ESRB – T for Teen
Reviewed on 3DS
Bravely Default is the latest handheld game released by Square Enix and it represents a true return to form. It features turn based combat that left me reminiscing about the days of my youth playing Final Fantasy VI on my SNES. What’s better is that Bravely Default is able to bring back those fond memories through solid turn based combat while still leaving room for innovation and modern sensibilities.
We’re talking about a 3DS game here so you aren’t going to be seeing high end visuals, but I thought that Bravely Default had a beautiful look to it. The character models are adorable and the different cities each look distinct. I never felt like I was trudging through the same place repeatedly as often happens in other role playing games.
The story itself is not an area where the game sets itself apart. Each of the four main characters represents one of the standard role playing game tropes: a young farm boy, an innocent priestess, the traitorous daughter of the enemy general, and an amnesiac. These four are swept into a world hopping quest to awaken four crystals to help save the world against impossible odds. I’ll admit I groaned a bit as I discovered this, but it wasn’t jarring enough to make me put my 3DS down. In fact, I found the strict adherence to the standard RPG formula charming. It was like watching a high school performance of MacBeth. It wasn’t original. It lacked any real depth and true artistic merit. But, it was full of spirit and honesty. How can you complain about that? (Also, the amnesiac is named Ringabel. I found that brilliant enough to wash away all of my problems.)
Bravely Default may falter when it comes to its unoriginal story and characters, but it earns its praise through its innovative combat system. One the surface it appears to be standard turn based combat where characters line up on opposite sides of the screen, step forward, and swing at the air to hit each other. Things are made more interesting when you start to use the ”Brave” and “Default” options during combat. Using Brave mode allows you to borrow turns from the future and use them immediately. The Default option allows you to hold for a turn and store up points to be spent on powerful attacks. These two options have a huge impact on play. There is never a “wasted turn” since you can always simple play in Default to prepare for later. The ability to have your heavy damage characters attack four times in a row is huge since it means you can reach to potentially kill enemies more quickly. The ability to use Brave to easily handle random encounters is a godsend for people looking to build up experience points.
Beyond all that, what I loved the most about Bravely Default was that it respected my time. It gave me the ability to complete quests in small chunks, and gave me the ability to TURN OFF random encounters through a menu screen if all I wanted to do was travel somewhere. I used that option constantly throughout my playthrough.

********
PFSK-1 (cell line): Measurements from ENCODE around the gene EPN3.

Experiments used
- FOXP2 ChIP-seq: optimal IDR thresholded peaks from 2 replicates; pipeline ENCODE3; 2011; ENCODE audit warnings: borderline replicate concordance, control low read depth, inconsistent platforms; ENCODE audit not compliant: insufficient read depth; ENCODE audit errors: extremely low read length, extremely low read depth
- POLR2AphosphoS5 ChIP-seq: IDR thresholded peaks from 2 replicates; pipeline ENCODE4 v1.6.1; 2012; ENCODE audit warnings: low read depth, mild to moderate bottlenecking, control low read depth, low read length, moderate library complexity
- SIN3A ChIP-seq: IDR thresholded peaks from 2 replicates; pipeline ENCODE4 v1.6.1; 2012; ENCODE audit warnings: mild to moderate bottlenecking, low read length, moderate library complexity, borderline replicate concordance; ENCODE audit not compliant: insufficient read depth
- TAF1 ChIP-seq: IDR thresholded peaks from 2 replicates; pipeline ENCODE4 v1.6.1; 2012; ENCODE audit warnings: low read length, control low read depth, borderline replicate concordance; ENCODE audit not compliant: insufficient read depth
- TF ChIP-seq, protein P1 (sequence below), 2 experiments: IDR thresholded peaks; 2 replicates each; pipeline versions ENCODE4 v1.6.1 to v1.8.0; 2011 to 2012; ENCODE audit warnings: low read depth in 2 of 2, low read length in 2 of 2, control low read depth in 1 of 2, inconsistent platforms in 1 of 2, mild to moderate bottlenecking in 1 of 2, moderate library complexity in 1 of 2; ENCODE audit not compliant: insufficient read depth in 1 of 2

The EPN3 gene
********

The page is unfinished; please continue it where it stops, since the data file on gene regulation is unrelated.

The short answer: I am not sure I will play a better RPG this year.
Family Gaming Assessment:
There are three potential areas for concern regarding content here.
First, the violence is mild. This is a turn based role playing game where both hero and monster line up on opposite sides of the screen and take turns stepping forward to swing at each other. The damage dealt is represented by flashes of light and bouncing numbers. There are some story sequences where small amount of blood can be seen on weapons or staining someone’s shirt, but these are rare.
Second, the story takes place in a fantasy world where each town has a tavern or an inn. One can safely assume that any self respecting town in a fantasy story will have more than apple juice on the menu. As a result, there are some references to alcohol and drunkenness.
Third, the ESRB tells us that this game contains “Mild Suggestive Themes.” What they mean here is that several of the characters throughout the game make advances of a sexual nature towards other characters. None of this dialogue is vulgar. They do not talk about sex directly, but the idea of bringing someone into a bed, spending time in a bed, or other such comments is common. I am a grown man in my 30s and even I was left blushing at a few points. The language in some scenes borders on lecherous and it betrays the adorable aesthetic. Keep that in mind when deciding if the game is right for your child.
Younger players who are not skilled readers will have a lot of difficulty. Most of the story sequences contain voiceovers, but the rest of the game is stuffed with text based menus. Players can, generally, take their time when making decisions so they don’t necessarily need to be fast, but they will need to be experienced readers.
Bravely Default is a very complex game. There are a number of systems and mechanics that players have to work with throughout the game to overcome challenges. The biggest, and arguably most complex, among these systems are the games “Jobs.” Each of the four main characters can change their job at any time and give themselves access to a different suite of powers. This provides a lot of options and versatility, but it takes a great deal of thought to balance development correctly. (Pro-tip: Make sure you have a White Mage to help with healing. I know that would probably go without saying, but my son tried to go without one and it wasn’t pretty.)
Bravely Default is the Final Fantasy game that we have been waiting YEARS for. If you are a fan of old school SNES RPGs, but are looking for something with a more modern look, then this is a must buy.